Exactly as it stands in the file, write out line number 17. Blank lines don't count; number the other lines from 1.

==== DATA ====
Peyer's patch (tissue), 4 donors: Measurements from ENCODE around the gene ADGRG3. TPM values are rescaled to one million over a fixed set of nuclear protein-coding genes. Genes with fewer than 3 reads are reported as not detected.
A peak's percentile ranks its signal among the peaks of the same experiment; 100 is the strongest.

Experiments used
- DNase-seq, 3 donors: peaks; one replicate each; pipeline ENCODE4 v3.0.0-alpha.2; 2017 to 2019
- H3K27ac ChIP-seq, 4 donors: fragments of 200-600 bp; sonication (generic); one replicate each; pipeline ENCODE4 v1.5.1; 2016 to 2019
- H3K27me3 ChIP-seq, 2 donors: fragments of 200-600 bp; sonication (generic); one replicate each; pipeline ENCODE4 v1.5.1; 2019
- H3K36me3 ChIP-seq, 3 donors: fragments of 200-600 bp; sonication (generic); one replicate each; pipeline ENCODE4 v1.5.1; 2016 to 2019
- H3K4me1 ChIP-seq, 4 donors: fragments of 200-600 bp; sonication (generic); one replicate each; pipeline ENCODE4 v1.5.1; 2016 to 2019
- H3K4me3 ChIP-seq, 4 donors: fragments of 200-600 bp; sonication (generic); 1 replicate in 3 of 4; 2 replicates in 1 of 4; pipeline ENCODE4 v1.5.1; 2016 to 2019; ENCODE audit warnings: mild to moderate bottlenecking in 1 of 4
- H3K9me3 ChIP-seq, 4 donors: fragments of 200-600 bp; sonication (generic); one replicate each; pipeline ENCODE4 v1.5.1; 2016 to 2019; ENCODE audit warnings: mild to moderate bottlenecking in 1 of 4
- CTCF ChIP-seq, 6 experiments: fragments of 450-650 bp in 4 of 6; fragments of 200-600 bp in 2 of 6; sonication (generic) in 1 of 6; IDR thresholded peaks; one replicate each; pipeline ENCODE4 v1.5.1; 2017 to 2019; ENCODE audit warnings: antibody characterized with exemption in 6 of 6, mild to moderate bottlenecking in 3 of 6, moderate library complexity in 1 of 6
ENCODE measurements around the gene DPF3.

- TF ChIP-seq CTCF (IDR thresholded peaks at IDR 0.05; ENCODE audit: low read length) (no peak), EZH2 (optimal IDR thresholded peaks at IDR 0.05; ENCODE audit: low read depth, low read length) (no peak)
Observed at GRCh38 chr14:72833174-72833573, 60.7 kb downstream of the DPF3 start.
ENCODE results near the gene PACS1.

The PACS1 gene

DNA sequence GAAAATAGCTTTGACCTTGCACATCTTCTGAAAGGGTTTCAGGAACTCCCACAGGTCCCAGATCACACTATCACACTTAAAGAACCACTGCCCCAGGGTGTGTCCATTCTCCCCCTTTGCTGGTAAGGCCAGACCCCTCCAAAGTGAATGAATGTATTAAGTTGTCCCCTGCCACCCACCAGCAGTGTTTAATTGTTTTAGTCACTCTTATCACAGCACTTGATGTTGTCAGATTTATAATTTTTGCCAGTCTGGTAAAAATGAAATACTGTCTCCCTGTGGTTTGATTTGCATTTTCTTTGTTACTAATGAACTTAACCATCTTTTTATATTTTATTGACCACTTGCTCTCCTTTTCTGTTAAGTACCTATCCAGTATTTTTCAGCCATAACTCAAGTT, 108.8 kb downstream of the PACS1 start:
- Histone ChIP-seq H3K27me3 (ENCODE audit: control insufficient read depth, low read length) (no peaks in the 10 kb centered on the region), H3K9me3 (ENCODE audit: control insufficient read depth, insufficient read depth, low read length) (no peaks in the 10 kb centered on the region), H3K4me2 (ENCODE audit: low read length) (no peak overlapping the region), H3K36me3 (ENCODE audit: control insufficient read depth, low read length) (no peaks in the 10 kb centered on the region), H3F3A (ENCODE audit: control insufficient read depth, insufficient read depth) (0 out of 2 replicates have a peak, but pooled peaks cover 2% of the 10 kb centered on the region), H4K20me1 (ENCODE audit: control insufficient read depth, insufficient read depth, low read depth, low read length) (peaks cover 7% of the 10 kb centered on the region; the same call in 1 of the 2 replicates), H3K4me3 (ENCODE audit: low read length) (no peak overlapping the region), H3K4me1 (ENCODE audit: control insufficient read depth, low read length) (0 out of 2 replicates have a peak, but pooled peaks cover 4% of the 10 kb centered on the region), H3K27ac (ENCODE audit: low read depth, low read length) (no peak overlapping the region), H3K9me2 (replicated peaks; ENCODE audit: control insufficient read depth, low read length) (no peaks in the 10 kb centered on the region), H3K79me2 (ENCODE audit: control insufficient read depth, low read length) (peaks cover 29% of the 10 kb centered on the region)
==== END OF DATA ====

DNA sequence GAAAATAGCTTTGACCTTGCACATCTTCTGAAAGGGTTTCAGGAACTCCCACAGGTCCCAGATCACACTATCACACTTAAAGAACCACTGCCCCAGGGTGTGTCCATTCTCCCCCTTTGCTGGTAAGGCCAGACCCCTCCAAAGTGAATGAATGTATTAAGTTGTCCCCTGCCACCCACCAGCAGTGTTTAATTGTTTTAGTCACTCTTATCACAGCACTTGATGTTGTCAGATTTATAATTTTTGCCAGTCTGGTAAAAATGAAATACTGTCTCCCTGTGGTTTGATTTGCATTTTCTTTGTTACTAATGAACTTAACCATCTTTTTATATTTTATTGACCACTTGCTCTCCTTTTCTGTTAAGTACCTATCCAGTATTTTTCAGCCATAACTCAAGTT, 108.8 kb downstream of the PACS1 start: